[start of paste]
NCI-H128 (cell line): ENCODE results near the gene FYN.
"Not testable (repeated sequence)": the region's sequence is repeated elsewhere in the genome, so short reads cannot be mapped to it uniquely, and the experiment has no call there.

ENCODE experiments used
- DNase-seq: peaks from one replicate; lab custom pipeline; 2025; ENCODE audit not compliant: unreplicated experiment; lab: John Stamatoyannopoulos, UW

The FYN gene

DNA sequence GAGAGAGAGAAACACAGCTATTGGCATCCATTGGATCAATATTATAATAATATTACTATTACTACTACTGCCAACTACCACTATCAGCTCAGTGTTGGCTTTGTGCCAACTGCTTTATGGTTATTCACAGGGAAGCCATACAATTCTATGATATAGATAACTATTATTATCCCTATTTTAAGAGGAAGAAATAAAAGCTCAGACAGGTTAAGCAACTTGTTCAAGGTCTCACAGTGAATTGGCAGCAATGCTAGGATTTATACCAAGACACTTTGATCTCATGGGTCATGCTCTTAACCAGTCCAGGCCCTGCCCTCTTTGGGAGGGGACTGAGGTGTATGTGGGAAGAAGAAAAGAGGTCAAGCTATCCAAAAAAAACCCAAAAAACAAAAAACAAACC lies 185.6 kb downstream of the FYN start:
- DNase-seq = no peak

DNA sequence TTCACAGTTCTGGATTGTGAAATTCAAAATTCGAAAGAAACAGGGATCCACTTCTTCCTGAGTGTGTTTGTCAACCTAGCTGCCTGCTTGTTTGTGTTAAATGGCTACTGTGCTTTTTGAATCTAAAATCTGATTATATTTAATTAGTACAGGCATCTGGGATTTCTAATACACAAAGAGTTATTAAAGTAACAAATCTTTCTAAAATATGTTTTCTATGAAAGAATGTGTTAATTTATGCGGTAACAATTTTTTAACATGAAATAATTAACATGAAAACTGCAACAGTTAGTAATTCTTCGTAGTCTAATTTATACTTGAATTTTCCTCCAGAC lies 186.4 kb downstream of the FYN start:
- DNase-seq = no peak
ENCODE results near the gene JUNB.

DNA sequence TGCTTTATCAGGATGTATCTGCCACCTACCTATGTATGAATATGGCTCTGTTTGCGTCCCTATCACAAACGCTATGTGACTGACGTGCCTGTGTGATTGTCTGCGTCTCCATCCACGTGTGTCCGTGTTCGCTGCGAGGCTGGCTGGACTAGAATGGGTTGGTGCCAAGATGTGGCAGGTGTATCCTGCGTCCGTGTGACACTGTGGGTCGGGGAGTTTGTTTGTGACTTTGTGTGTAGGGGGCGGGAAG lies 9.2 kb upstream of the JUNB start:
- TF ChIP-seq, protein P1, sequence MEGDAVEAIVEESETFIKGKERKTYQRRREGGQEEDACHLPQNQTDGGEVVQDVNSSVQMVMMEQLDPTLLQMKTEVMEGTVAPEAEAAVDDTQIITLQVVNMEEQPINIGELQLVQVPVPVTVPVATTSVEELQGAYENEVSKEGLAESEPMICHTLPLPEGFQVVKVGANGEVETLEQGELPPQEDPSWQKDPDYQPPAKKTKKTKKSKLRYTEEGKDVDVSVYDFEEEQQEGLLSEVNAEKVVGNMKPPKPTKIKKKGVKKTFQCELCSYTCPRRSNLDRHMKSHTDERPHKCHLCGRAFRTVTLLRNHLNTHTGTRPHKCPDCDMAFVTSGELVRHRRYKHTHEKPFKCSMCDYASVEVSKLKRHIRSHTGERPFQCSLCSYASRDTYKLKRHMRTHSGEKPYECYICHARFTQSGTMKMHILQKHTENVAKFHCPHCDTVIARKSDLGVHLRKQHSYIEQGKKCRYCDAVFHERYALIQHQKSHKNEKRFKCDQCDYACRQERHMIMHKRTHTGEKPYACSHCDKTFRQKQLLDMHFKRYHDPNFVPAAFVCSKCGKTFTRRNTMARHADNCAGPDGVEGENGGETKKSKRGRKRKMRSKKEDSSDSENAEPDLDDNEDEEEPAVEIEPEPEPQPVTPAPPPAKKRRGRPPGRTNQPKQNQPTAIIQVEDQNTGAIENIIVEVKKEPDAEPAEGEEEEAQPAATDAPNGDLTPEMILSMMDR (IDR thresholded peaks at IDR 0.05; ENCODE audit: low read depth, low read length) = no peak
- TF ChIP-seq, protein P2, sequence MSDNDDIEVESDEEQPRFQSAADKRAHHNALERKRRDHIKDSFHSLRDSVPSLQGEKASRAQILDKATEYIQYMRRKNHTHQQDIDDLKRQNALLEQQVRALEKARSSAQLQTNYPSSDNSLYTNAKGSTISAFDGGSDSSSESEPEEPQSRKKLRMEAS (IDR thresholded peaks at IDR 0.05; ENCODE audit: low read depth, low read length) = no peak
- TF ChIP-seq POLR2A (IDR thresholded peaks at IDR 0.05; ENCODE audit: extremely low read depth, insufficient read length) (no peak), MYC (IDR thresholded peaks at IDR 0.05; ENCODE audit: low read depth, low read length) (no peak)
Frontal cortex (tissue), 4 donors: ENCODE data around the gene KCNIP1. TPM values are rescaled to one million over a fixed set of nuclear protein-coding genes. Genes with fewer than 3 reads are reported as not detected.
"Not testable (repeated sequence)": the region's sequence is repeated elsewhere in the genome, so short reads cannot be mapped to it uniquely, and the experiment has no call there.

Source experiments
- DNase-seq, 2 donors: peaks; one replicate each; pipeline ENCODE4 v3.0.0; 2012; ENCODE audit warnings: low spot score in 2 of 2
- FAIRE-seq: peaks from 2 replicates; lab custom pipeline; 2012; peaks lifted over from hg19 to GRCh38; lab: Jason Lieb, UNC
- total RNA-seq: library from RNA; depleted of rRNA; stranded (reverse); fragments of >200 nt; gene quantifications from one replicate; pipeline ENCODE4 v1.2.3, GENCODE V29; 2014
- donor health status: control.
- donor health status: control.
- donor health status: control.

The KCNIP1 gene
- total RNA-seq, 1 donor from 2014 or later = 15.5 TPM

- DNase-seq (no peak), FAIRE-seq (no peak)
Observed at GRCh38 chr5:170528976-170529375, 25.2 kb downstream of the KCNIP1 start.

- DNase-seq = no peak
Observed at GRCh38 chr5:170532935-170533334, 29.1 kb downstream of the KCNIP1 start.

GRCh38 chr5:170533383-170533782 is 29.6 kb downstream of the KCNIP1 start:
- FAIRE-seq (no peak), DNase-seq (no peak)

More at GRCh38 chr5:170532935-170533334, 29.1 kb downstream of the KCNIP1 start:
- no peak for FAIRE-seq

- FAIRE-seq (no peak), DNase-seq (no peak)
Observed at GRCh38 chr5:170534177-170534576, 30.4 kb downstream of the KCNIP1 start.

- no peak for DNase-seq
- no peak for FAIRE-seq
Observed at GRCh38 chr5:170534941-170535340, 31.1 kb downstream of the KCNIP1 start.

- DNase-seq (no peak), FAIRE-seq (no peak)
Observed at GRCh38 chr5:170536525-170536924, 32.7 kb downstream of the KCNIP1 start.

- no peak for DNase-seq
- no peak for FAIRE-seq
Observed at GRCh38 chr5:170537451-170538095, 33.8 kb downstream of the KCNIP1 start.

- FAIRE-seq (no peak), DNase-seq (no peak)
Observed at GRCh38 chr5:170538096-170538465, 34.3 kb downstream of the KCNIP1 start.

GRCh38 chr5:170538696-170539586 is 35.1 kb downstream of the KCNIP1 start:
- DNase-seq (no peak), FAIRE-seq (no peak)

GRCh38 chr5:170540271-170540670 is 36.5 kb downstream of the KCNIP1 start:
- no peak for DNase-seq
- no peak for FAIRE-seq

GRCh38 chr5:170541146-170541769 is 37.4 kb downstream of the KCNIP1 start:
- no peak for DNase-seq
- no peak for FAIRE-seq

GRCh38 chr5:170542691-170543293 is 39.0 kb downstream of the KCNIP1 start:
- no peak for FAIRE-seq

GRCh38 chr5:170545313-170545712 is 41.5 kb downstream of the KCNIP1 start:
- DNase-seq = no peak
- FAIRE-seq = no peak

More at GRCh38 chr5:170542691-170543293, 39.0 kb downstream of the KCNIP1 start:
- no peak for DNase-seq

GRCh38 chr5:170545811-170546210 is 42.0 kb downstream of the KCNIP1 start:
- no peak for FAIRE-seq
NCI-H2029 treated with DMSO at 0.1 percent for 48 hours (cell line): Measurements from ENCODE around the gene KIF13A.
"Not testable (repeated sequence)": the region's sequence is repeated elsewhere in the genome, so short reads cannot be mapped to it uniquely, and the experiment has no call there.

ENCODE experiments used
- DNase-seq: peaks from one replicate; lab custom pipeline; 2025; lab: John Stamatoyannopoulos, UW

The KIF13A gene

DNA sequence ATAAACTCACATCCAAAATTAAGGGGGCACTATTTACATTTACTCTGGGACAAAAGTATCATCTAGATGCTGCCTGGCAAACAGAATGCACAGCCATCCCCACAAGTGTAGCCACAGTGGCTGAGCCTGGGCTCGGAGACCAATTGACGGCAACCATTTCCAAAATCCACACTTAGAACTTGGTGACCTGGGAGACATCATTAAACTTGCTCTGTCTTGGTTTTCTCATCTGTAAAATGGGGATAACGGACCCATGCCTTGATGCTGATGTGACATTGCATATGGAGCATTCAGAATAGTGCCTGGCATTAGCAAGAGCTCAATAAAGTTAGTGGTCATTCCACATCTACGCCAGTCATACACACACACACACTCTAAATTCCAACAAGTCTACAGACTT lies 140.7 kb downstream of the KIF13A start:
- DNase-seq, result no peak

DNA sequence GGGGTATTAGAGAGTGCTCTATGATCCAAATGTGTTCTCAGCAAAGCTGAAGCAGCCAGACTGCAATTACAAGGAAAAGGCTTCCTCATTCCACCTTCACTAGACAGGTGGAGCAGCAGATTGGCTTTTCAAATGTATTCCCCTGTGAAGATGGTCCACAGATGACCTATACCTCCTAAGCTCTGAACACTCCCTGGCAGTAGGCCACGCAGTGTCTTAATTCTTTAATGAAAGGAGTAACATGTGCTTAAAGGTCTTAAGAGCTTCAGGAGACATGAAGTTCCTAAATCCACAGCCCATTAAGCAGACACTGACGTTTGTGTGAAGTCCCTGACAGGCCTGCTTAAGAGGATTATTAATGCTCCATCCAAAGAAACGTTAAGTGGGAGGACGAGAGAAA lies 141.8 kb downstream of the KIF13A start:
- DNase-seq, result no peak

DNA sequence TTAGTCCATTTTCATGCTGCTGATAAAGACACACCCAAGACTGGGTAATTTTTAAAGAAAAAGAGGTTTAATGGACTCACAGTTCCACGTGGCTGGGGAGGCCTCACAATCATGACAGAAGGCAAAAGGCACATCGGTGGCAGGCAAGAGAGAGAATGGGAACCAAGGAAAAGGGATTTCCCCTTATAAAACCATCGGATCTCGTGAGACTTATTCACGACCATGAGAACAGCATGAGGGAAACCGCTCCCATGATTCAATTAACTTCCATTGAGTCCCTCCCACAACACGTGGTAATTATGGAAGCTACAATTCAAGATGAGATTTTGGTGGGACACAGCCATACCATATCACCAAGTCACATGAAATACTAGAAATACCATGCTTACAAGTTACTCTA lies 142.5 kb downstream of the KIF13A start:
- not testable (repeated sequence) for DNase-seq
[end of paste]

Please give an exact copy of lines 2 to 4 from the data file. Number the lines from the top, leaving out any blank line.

"Not testable (repeated sequence)": the region's sequence is repeated elsewhere in the genome, so short reads cannot be mapped to it uniquely, and the experiment has no call there.

ENCODE experiments used
- DNase-seq: peaks from one replicate; lab custom pipeline; 2025; ENCODE audit not compliant: unreplicated experiment; lab: John Stamatoyannopoulos, UW